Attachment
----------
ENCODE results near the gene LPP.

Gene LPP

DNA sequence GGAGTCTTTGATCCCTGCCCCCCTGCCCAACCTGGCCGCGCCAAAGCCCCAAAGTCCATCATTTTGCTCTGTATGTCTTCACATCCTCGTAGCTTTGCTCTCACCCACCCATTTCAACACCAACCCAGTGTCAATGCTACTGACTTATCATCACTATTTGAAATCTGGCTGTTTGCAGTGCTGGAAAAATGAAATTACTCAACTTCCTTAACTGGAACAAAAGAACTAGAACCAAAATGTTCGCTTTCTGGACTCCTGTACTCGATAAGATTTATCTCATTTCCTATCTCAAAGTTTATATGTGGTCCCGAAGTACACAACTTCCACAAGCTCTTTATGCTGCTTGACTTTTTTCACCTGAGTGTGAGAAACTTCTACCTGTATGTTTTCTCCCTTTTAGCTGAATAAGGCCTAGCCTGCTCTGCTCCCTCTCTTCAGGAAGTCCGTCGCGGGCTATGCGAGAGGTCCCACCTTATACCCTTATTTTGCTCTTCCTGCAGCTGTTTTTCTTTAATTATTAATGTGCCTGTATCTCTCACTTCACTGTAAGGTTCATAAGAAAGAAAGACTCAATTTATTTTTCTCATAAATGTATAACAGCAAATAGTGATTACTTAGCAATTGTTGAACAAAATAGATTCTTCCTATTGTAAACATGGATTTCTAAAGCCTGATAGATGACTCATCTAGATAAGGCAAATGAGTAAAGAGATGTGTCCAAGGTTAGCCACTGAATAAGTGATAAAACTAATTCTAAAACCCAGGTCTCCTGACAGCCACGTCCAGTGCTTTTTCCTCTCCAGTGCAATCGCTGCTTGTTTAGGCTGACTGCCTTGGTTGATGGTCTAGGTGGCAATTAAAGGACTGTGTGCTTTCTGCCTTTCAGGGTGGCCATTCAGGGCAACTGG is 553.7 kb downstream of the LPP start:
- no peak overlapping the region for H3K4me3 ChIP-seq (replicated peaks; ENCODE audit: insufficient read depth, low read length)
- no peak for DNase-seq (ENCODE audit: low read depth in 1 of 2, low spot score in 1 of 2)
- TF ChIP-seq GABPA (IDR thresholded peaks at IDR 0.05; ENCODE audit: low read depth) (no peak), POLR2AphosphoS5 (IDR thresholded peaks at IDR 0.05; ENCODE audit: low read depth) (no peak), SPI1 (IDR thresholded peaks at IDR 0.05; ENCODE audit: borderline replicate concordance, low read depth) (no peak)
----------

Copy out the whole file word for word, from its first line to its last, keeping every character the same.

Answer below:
ENCODE results near the gene LPP.

Gene LPP

DNA sequence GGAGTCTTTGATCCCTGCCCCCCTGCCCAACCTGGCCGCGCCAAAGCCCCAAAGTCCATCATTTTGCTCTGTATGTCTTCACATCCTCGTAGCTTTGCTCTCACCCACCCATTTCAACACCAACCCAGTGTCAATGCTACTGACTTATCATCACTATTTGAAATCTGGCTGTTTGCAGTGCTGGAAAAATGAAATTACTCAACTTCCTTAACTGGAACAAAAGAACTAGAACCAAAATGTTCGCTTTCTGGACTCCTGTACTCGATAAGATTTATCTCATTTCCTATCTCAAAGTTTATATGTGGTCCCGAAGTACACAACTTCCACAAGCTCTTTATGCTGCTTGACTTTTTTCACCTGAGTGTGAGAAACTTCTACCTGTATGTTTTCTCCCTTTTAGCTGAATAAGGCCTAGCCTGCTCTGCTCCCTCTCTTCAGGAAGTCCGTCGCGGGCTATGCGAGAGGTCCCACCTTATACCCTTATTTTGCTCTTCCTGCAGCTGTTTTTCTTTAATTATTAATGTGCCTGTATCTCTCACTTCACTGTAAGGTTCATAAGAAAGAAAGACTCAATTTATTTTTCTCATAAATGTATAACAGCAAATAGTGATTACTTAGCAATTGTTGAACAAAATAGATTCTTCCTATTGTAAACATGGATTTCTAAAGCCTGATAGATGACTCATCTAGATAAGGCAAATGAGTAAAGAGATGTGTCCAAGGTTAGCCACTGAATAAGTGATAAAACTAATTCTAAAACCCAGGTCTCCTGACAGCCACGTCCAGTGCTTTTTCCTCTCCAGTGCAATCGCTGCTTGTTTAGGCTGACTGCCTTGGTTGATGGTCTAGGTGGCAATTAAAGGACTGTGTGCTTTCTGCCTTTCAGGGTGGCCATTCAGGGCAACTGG is 553.7 kb downstream of the LPP start:
- no peak overlapping the region for H3K4me3 ChIP-seq (replicated peaks; ENCODE audit: insufficient read depth, low read length)
- no peak for DNase-seq (ENCODE audit: low read depth in 1 of 2, low spot score in 1 of 2)
- TF ChIP-seq GABPA (IDR thresholded peaks at IDR 0.05; ENCODE audit: low read depth) (no peak), POLR2AphosphoS5 (IDR thresholded peaks at IDR 0.05; ENCODE audit: low read depth) (no peak), SPI1 (IDR thresholded peaks at IDR 0.05; ENCODE audit: borderline replicate concordance, low read depth) (no peak)